His most famous song, and one of the Sudan’s most well travelled melodies, is ‘El Mambo Soudani’. The music was composed by Sayed Abdel Ray, and Sayed Khalifa himself composed the lyrics. This song has become a staple of Sudanese wedding bands, and was also the title of the 1998 Piranha records ‘El Mambo Soudani’ by the Cairo based group Salamat (Sayed Khalifa appears on the group’s 1998 CD ‘Ezzayakoum’). After encouraging his listeners to dance the Sudanese Mambo, Sayed Khalifa sings of his beloved, of her beauty and graceful silhouette, and of the suffering she puts him through.
There were several female duos that contributed to the Golden era of Omdurman songs, and among the more famous were the ‘Sunai al Nagam’, which brought together Zeynab Khalifa and Khadiga Mohammed (the group was originally a trio called ‘Sulasi al Nagam’). Zeynab Khalifa was born in Al Ubayyid, the capital of North Kurdufan state in central Sudan. Khadiga Mohammed is from the town of Tulus, in Southern Darfur. The duo came together in Omdurman and their career was launched by their recordings for Radio Omdurman.
‘Sunai al Nagam’ stayed together through the early 1980s, performing at weddings, celebrations and official functions. After the group split apart, Zeynab Khalifa continued to sing occasionally in public as a solo artist. Today, both women are retired and live in Omdurman. In this song they sing the praises of a responsible and caring husband and father, ‘you are precious to us, a blessing in our lives, always dedicated to our happiness’.
The 1960s, as elsewhere in the world, were a time of musical innovation in the Sudan. Inspired by British pop and American rock and roll, a group of musicians based in Omdurman created Sudanese jazz; as in East and Central Africa the adaptation of the word ‘jazz’ didn’t signify a particular interest in North American Jazz but rather an affiliation with cosmopolitan tastes and trends. These groups replaced the strings of the modern Sudanese orchestra with brass and woodwinds (most of the horn players were trained by the military and police bands) and replaced the ‘Nubian rumba’ groove-to coin a phrase- of ‘Omdurman songs’ with a steady backbeat. I do not know much about the ‘Lights of Khartoum North’. As far as I can tell, the group was built around the rhythm section of Mohammed Djibril and Salah Khalil, and got their start in the early 1960s. They were popular enough to be invited to perform for frequent weddings up through the early 1980s.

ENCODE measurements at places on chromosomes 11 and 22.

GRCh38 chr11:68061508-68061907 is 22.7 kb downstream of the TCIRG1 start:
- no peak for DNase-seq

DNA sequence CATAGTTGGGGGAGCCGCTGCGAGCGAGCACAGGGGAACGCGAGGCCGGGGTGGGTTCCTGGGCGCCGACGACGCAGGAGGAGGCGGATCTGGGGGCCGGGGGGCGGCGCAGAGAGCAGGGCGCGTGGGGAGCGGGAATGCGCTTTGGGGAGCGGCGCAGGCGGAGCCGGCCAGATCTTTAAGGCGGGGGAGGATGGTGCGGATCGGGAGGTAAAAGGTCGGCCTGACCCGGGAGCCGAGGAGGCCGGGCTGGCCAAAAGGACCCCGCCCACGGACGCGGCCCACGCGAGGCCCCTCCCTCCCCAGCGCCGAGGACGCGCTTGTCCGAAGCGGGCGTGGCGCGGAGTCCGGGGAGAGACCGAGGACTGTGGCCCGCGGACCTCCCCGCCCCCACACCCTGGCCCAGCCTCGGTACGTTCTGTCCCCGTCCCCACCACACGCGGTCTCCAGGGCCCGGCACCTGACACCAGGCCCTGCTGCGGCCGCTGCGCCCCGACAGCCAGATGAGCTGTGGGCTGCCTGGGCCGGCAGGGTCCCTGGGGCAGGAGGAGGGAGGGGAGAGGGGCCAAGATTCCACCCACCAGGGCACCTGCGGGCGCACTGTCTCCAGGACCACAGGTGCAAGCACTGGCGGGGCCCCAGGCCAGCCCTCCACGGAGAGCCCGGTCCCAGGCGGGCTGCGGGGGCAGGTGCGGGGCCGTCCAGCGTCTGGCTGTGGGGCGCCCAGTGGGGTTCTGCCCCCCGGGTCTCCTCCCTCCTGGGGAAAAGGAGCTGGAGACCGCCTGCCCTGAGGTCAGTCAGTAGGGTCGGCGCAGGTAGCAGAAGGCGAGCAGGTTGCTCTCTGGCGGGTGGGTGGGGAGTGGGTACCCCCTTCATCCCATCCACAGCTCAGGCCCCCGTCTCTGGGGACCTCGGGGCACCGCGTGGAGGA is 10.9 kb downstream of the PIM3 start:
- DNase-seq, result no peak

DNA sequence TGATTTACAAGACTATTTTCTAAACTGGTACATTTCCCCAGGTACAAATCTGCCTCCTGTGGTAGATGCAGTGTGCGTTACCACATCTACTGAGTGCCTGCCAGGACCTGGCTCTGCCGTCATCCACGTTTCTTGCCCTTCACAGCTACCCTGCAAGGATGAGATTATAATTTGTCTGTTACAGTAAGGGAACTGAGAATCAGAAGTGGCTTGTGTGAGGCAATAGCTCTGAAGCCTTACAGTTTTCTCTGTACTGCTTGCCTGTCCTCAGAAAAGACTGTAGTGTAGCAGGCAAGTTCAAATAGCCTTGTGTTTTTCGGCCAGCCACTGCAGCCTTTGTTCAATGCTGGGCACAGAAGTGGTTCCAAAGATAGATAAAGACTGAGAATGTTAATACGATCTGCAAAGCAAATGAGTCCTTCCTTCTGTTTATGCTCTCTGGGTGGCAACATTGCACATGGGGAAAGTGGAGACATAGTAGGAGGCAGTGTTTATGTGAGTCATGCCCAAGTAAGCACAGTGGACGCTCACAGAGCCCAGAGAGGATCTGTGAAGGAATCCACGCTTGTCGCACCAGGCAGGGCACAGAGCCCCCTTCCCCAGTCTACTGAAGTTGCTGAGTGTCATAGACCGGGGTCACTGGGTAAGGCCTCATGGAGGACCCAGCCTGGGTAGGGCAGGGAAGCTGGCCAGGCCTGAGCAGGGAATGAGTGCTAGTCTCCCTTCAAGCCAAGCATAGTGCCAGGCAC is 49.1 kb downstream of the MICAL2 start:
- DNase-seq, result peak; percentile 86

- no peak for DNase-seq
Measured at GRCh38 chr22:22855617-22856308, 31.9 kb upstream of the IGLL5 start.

The first of these two songs, ‘Feelings’, reflects the Brit-pop influenced side of their repertoire. The songs starts, ‘the first time I saw her…’ and goes on to describe the feelings generated in the singer by a beautiful girl. The military marching band roots of many of the musicians is obvious in this track; they sound a little like a ragged marching band interpreting the Beatles. The second track, an untitled instrumental, has got a backbone that draws on early American rock and roll, while the horns anticipate the great Ethiopian sax sections of the early 1970s.
Any discussion of Sudanese jazz has to include Sharhabil Ahmed, the genre’s most successful artist, and one of the Sudan’s biggest stars. He was born in Omdurman in 1935, and grew up in Al Ubayyid. A talented visual artist, Sharhabil enrolled at the Khartoum College of Fine Arts where he studied graphic design. After graduation he joined the Sudanese civil service as textbook illustrator. Sharhabil, who by his late teens was already an accomplished amateur musician, describes in a very interesting profile published by Al Ahram in 2007, a musical epiphany he had in 1947, when he saw a Southern Sudanese musician playing the guitar on the street in Al Ubayyid: ‘I had seen the guitar in Westerns-cowboys on horses playing the guitar- but I had never seen the instrument until I met some southern Sudanese musicians who played it. I was fascinated. I wanted to try, and they taught me how to play the guitar’. In the early 1960s, a friend in Omdurman urged Sharhabil to audition for Radio Omdurman, and after he passed the test he began to sing regularly on the radio.
Around the same time, he was hired by an Italian entrepreneur to sing American and European pop covers at Khartoum’s Gordon Music Hall, one of the city’s two dancehalls. In the mid 1960s, Sharhabil and his group entered the Radio Omdurman studios and recorded ‘Helwat Al-Ainein’, which was his first composition in the new ‘jazz’ style, and his first massive hit. Here is the original recording of ‘Helwat Al-Ainein’, which translates as ‘the girl with the beautiful eyes’. The song showcases Sharhabil’s light voice over a swinging backbeat, some nice riffing saxophones, and a blunt guitar solo.
Sharhabil Ahmed still lives in Khartoum, and continues to perform his music throughout the world (he performed here in Washington DC just several months ago).
This final selection from our Radio Omdurman reels features Mohammed Ahmed Aouad, remembered fondly today as the king of Sudanese Chaabi, the style of urban folk music that he made famous. He was born in Omdurman, and started to develop an interest in music during his primary school days, around the same time his family moved to the ‘Hay el Arab’ neighborhood. He made his debut on Radio Omdurman in the early 1960s, and was soon a staple of a weekly program devoted to folk and regional musics.
Mohammed Ahmed Aouad composed many of his songs, which express the daily joys and sorrows of Omdurmanis, and also collaborated with some of the Sudan’s great poets. He became a successful enough musician that he could invest in non musical endeavors; for many years he owned a small shop that sold lamb shanks on ‘el Har el Hamza’, one of Omdurman’s busiest market streets. Mohammed Ahmed Aouad passed away in Omdurman in the early 1990s. This song is called ‘You Are Still Young’.
This post is based on interviews with Tayeb Abdalla, Margani Azzain, Mohammed Adam Suleiman Abo-Albashar, Azmi Khalil, and Mahgoub Mahmoud. Special thanks to Zubeir el Tayeb, Zaharat Abuzaid, Lamia Gritli and Tifa Bourjouane for all of their help!